The griffin is said to be eight times larger than a lion and a hundred times stronger than an eagle.  The offspring of lions and eagles, griffins (sometimes spelled griffon or gryphon) have the body of a lion and the head and wings of an eagle.  Its hind legs are those of a lion, while its forelegs are those of an eagle, complete with powerful talons.  And while some have claimed that the griffin's tail is a serpent, it is usually depicted as the normal tufted tail of a lion.  The griffin also has pointed ears like those of a dog.  Griffins perform two essential functions.  First, the griffin was harnessed to pull the chariot of the Sun God.  At times, it has also pulled the chariots of other gods.  The griffins that pull the chariot of Nemesis - the Goddess of Retribution - differ from other griffins in their having black bodies and feathers.  The other role for griffins was to punish humans for their greed.  In an early time, when jewels were strewn across the desert regions of what is now Turkey, Iraq, Armenia, and Syria, griffins protected the area from the foolhardy poachers who came to harvest the jewels.  In tribute to the extraordinary power, grandeur, and protected treasure of the griffin, Hildebrandt offered the Treasure of the Griffin dagger, crafted with two sculpted griffins, set with two blue cabochons, a black onyx, and a blue lapis.  The handle - accented with sterling silver - depicts the Greek God Zeus with a crystal forming Zeus' crown.  The blade is crafted of polished stainless steel decorated with acanthus design.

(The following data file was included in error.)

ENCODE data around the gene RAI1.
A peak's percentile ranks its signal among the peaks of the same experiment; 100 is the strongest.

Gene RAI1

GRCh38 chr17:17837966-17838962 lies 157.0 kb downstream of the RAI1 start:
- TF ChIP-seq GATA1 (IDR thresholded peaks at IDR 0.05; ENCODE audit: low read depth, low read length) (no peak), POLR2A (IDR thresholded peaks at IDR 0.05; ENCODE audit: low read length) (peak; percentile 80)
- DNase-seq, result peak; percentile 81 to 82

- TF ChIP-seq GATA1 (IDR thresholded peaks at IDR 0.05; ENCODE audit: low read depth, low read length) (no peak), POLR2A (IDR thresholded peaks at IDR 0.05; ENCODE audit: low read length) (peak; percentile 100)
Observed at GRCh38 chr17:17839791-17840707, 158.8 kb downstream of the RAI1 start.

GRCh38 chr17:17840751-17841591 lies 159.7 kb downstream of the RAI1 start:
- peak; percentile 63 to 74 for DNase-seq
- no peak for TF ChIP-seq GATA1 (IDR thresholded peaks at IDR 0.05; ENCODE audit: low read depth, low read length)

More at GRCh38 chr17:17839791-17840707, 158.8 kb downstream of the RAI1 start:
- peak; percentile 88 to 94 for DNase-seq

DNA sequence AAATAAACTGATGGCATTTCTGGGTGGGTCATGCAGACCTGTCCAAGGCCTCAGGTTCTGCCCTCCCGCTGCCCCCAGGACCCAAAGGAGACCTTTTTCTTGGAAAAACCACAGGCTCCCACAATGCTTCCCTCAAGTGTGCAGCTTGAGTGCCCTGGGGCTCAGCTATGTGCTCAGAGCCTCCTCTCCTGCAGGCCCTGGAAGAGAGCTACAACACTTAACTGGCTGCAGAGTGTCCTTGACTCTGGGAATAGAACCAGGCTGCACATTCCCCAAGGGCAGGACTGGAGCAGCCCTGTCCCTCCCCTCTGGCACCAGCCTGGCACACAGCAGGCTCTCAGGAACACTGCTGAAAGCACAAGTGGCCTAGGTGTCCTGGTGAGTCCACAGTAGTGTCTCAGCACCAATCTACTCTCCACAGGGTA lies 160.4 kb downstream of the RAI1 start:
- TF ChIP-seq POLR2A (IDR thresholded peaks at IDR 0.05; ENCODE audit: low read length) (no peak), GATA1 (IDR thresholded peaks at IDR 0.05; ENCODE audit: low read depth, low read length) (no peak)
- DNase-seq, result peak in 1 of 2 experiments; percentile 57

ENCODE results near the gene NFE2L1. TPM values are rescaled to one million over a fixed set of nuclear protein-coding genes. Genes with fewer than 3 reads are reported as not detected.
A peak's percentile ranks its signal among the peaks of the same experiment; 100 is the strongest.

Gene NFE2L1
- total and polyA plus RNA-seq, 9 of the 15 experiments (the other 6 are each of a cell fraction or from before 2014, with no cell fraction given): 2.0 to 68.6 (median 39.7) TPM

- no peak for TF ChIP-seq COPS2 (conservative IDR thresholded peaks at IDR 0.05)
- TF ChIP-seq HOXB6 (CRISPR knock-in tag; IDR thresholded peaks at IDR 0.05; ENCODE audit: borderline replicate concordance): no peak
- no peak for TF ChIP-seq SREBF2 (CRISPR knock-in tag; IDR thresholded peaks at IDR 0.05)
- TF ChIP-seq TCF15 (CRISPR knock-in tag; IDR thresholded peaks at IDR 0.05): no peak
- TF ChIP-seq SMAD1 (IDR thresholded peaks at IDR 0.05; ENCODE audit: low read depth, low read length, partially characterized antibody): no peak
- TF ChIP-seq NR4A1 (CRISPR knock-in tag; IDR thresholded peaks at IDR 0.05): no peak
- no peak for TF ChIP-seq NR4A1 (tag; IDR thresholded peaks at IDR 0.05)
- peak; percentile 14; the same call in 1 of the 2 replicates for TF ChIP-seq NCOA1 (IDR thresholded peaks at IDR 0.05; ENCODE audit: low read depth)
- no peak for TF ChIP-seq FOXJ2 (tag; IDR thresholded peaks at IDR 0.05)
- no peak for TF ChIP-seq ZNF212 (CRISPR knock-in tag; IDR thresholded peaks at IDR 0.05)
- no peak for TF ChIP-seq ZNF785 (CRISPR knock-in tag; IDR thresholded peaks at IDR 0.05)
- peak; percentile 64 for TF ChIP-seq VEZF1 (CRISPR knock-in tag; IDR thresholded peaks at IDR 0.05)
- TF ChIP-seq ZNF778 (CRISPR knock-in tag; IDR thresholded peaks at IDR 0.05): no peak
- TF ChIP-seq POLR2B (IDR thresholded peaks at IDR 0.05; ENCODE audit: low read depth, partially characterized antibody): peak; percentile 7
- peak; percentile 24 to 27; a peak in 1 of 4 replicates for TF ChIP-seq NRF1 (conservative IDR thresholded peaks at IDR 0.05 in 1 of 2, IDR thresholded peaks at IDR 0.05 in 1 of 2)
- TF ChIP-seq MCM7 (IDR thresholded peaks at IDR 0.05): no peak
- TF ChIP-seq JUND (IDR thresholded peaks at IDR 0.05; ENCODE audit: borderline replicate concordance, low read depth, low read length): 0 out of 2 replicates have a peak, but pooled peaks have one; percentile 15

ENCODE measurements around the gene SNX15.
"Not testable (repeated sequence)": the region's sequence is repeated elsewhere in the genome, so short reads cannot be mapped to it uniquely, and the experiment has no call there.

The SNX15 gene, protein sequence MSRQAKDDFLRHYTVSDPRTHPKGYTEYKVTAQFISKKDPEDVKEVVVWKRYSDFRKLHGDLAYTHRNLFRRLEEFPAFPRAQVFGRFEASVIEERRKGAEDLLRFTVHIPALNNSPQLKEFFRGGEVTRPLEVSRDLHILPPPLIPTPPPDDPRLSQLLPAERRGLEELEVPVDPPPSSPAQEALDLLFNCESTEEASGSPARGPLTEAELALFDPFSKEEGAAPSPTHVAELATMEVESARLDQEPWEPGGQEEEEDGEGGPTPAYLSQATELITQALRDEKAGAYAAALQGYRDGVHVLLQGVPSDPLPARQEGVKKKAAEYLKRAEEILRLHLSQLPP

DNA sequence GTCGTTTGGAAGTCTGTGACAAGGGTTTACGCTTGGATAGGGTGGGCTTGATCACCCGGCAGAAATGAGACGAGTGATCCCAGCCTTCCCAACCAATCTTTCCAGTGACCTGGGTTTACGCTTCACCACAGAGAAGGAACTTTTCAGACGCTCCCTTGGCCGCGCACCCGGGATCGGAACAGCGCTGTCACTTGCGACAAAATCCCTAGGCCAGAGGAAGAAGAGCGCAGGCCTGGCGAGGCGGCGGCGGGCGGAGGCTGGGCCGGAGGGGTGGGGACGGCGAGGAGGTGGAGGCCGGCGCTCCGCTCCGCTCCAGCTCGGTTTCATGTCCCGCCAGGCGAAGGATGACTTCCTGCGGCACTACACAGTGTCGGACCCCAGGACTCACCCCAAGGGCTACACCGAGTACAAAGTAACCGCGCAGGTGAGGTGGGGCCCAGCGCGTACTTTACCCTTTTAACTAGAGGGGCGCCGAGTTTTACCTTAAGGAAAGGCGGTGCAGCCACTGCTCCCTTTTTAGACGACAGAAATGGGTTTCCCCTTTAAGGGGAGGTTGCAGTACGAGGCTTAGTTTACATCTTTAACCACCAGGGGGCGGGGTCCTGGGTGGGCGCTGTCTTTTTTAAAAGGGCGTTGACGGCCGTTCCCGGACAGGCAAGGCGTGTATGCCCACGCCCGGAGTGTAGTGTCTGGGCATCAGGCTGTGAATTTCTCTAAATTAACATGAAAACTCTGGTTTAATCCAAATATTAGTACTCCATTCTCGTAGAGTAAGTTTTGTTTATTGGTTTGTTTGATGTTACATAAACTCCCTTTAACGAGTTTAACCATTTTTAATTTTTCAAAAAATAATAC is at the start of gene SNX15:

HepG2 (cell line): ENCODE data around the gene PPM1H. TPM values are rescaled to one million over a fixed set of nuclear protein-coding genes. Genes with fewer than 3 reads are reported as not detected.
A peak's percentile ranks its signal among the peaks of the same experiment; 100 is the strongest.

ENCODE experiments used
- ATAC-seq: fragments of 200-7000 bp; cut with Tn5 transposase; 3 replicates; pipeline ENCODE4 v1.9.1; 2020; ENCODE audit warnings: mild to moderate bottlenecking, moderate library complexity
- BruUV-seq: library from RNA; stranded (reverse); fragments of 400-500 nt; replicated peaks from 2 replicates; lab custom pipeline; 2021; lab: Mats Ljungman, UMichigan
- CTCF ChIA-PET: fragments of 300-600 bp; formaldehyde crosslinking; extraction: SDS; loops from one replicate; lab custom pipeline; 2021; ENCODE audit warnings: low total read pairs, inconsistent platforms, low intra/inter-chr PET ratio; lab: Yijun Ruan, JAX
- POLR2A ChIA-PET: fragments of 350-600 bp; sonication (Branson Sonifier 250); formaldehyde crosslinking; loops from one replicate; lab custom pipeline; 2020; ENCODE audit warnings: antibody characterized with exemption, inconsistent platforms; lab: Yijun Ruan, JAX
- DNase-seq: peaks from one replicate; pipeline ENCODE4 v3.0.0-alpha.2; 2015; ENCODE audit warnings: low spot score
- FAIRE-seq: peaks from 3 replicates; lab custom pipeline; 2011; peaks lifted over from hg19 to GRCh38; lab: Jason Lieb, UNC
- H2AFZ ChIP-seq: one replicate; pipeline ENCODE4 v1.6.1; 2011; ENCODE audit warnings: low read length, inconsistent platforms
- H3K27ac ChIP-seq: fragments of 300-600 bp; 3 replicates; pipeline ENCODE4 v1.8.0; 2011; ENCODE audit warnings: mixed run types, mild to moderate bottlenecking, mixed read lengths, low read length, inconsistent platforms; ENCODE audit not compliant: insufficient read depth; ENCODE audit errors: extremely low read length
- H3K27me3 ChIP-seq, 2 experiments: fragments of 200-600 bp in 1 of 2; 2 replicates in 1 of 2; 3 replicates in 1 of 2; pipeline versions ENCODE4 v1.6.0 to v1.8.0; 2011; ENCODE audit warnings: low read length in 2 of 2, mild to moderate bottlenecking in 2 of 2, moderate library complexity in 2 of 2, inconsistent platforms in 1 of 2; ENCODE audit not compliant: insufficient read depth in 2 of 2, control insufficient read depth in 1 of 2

The gargoyle.  They have long fascinated the people who walk under their grotesque shapes and piercing stares.  Orginally crafted in terra-cotta, wood, and ultimately stone, they were designed to serve as rain spouts, although by the sixteenth century (and the introduction of lead drain spouts) they soon became mere adornments.  In fact, the word "gargoyle" itself comes from the French term for "throat" as well as an echo of the "gurgling" sound that the gargoyle/spout made.  Usually, gargoyles had grotesque features, although some have included monks, animals, and humorous combinations of humans and animals.  They appeared on all sorts of Gothic architecture, although they are most associated with the great European churches and cathedrals.  Perhaps the most notable gargoyles are those that appear on the Cathedral of Notre Dame in Paris, France.  Gargoyles have been the subject of much superstition and legend.  It was said that these misshapen creatures typify evil forced to serve God, and consequently, in constant struggle to release themselves from that power.  Once released, they are free to choose the powers of virtue... or darkness.  Another legend is that the menacing countenance and ferocious spirit of the gargoyle overwhelms the forces of evil and ensures the protection of all under its eternal vigil.  In tribute to the supernatural power and fascinating appeal of gargoyles, Hildebrandt offered the Guardian of the Fortress dagger, crafted with a sculpted gargoyle set with two red cabachons and holding a crystal orb atop the handle, accented with 24 karat gold.  The guard features two gargoyles accented with sterling silver and crystal spheres, and fully faceted cabachons.  The blade is crafted of polished stainless steel decorated with acanthus and fleur-de-lis designs.